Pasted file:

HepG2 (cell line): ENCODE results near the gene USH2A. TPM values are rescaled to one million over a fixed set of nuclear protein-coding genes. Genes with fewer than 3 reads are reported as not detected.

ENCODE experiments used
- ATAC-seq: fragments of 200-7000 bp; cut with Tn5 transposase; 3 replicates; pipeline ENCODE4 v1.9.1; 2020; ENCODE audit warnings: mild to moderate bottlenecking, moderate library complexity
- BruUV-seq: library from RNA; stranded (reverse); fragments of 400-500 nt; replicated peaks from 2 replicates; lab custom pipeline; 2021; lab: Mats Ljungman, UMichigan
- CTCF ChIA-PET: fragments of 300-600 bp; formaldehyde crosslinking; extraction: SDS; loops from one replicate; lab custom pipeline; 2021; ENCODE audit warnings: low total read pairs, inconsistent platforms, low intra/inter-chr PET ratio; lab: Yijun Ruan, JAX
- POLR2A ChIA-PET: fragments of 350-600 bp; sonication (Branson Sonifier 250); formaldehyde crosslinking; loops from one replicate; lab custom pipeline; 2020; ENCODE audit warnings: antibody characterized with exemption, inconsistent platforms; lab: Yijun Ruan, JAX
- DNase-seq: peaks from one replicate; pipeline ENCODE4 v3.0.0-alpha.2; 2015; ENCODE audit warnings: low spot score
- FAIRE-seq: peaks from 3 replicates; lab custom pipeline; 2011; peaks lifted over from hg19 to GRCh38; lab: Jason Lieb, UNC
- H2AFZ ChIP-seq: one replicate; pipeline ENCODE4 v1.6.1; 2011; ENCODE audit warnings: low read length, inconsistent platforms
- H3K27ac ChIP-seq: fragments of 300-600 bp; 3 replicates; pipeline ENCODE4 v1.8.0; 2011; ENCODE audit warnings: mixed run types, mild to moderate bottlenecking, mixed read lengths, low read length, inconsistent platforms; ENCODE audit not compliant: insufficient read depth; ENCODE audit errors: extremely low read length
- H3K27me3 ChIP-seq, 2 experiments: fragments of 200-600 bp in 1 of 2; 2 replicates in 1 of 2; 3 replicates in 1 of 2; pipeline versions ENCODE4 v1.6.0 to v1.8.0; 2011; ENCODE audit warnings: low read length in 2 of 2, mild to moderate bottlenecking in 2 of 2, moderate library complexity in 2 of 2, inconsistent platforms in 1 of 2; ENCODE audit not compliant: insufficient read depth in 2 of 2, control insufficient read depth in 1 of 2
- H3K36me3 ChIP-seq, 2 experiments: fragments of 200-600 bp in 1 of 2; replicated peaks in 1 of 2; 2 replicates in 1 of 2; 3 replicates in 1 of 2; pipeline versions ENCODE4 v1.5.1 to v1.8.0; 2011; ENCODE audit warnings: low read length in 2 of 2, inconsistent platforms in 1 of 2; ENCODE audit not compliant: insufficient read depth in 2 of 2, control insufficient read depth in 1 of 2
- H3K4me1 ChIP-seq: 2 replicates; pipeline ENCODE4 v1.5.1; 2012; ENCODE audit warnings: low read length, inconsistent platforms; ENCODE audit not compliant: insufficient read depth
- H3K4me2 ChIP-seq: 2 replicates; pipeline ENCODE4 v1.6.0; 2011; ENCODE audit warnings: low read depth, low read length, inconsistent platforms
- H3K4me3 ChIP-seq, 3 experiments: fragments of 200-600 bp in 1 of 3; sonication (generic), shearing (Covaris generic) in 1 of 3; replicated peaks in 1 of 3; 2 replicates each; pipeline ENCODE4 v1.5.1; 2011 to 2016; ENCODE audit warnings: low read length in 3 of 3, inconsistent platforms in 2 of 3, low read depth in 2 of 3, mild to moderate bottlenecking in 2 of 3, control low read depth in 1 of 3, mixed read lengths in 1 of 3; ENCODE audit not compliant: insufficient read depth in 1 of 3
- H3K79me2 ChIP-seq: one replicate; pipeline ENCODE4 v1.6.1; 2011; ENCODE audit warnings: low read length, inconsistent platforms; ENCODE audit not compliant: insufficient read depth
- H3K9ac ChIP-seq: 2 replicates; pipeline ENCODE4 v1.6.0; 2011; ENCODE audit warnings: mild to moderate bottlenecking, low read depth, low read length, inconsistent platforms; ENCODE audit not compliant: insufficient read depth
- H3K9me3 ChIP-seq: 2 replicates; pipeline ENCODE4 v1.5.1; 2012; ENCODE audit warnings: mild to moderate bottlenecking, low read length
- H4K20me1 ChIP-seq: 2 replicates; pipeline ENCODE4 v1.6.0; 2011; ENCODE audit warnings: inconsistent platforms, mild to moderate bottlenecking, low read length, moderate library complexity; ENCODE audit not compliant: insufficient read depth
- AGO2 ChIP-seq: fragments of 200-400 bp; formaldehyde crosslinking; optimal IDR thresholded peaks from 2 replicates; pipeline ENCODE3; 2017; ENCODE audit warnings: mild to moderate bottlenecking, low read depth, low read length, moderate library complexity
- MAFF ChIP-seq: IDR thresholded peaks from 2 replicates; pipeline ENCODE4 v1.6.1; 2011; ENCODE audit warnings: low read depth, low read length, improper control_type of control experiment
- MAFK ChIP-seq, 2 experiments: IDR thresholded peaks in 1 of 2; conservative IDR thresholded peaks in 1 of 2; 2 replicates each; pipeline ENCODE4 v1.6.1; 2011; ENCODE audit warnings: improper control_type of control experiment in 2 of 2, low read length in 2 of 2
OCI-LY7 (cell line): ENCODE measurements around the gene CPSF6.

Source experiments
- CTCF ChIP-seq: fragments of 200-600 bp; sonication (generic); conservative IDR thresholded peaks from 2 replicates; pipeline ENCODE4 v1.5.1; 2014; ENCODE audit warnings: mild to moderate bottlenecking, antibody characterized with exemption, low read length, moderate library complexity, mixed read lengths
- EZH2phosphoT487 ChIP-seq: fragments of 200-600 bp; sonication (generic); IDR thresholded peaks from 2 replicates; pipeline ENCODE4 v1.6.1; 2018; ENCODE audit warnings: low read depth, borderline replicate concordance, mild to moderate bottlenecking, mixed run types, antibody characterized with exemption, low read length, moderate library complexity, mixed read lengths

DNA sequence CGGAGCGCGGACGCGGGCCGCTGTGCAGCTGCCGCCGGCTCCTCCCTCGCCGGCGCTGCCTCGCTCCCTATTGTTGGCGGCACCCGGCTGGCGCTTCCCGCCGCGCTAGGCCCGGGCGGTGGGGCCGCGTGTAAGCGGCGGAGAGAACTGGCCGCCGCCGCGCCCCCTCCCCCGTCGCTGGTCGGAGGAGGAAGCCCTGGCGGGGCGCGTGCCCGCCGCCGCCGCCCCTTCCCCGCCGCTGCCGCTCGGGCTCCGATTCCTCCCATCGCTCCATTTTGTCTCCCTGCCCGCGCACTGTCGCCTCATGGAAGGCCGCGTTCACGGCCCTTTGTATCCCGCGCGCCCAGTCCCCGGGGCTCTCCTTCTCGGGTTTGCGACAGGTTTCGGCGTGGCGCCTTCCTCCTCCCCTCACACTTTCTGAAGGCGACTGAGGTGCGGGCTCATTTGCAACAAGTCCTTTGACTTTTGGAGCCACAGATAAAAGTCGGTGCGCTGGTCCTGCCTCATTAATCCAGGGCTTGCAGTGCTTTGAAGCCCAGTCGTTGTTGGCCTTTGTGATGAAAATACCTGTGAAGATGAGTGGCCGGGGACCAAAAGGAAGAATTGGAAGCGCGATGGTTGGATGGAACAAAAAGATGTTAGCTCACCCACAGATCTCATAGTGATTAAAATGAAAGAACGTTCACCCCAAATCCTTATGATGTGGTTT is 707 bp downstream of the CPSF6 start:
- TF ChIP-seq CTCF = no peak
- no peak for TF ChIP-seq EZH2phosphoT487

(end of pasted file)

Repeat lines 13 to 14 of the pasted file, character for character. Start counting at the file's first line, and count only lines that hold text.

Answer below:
- H3K4me1 ChIP-seq: 2 replicates; pipeline ENCODE4 v1.5.1; 2012; ENCODE audit warnings: low read length, inconsistent platforms; ENCODE audit not compliant: insufficient read depth
- H3K4me2 ChIP-seq: 2 replicates; pipeline ENCODE4 v1.6.0; 2011; ENCODE audit warnings: low read depth, low read length, inconsistent platforms